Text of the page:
Supporting USLE-MM reliability by analyzing soil loss measurement errors

Research output: Contribution to journalArticle

4 Citations (Scopus)

Abstract

Sampling the collected suspension in a storage tank is a common procedure to obtain soil loss data. A calibration curve of the tank has to be used to obtain actual concentration values from those measured by sampling. However, literature suggests that using a tank calibration curve was not a common procedure in the past. For the clay soil of the Sparacia (Italy) experimental station, this investigation aimed to establish a link between the relative performances of the USLE-M and USLE-MM models, usable to predict plot soil loss at the event temporal scale, and soil loss measurement errors. Using all available soil loss data, lower soil loss prediction errors were obtained with the USLE-MM (exponent of the erosivity term, b1 > 1) than the USLE-M (b1 = 1). A systematic error of the soil loss data is unexpected for the Sparacia soil because the calibration curve does not depend on the water level in the tank. In any case, this type of error does not have any effect on the b1 exponent. Instead, this exponent decreases as the level of underestimation increases for increasing soil loss values. This type of error can occur at Sparacia if it is assumed that a soil loss measurement can be obtained by a bottle sampler dipped close to the bottom of the tank after mixing the suspension and assuming that the measured concentration coincides with the actual one. In this case, the risk is to obtain a lower b1 value than the actual one. In conclusion, additional investigations on the factors determining errors in soil loss data collected by a sampling procedure are advisable because these errors can have a noticeable effect on the calibrated empirical models for soil loss prediction.
Original languageEnglish
Pages (from-to)847-853
Number of pages7
JournalHydrological Processes
Volume31
Publication statusPublished - 2017

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Universal Soil Loss Equation
soil
calibration
sampling
loss
erosivity
storage tank
prediction
clay soil
sampler
water level

All Science Journal Classification (ASJC) codes

  • Water Science and Technology

Cite this

Supporting USLE-MM reliability by analyzing soil loss measurement errors. / Bagarello, Vincenzo; Ferro, Vito.

In: Hydrological Processes, Vol. 31, 2017, p. 847-853.

Research output: Contribution to journalArticle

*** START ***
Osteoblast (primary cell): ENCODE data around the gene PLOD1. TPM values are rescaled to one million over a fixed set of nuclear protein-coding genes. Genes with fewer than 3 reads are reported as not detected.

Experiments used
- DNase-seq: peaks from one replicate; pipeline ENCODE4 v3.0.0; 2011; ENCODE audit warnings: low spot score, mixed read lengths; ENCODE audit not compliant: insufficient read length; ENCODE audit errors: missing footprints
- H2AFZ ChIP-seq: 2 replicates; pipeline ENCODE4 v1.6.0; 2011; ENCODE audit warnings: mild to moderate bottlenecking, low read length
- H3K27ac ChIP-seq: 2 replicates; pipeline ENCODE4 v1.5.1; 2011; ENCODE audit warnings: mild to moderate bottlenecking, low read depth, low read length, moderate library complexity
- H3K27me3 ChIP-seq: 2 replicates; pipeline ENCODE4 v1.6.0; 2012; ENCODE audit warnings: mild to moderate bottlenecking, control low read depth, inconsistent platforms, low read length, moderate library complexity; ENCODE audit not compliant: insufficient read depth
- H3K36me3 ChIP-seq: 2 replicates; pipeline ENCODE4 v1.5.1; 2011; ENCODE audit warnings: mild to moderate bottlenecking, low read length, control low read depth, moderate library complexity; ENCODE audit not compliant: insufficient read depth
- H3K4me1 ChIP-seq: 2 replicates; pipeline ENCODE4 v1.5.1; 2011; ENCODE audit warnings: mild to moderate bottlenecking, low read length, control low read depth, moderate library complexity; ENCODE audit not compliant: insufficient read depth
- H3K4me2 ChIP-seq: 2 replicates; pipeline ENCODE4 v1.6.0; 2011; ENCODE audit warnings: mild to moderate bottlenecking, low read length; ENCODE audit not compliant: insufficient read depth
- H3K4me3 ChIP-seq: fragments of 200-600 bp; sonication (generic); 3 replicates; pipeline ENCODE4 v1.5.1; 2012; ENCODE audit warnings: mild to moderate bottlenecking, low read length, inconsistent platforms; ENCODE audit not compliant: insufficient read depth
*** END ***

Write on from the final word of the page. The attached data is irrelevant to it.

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abstract = "Sampling the collected suspension in a storage tank is a common procedure to obtain soil loss data. A calibration curve of the tank has to be used to obtain actual concentration values from those measured by sampling. However, literature suggests that using a tank calibration curve was not a common procedure in the past. For the clay soil of the Sparacia (Italy) experimental station, this investigation aimed to establish a link between the relative performances of the USLE-M and USLE-MM models, usable to predict plot soil loss at the event temporal scale, and soil loss measurement errors. Using all available soil loss data, lower soil loss prediction errors were obtained with the USLE-MM (exponent of the erosivity term, b1 > 1) than the USLE-M (b1 = 1). A systematic error of the soil loss data is unexpected for the Sparacia soil because the calibration curve does not depend on the water level in the tank. In any case, this type of error does not have any effect on the b1 exponent. Instead, this exponent decreases as the level of underestimation increases for increasing soil loss values. This type of error can occur at Sparacia if it is assumed that a soil loss measurement can be obtained by a bottle sampler dipped close to the bottom of the tank after mixing the suspension and assuming that the measured concentration coincides with the actual one. In this case, the risk is to obtain a lower b1 value than the actual one. In conclusion, additional investigations on the factors determining errors in soil loss data collected by a sampling procedure are advisable because these errors can have a noticeable effect on the calibrated empirical models for soil loss prediction.",
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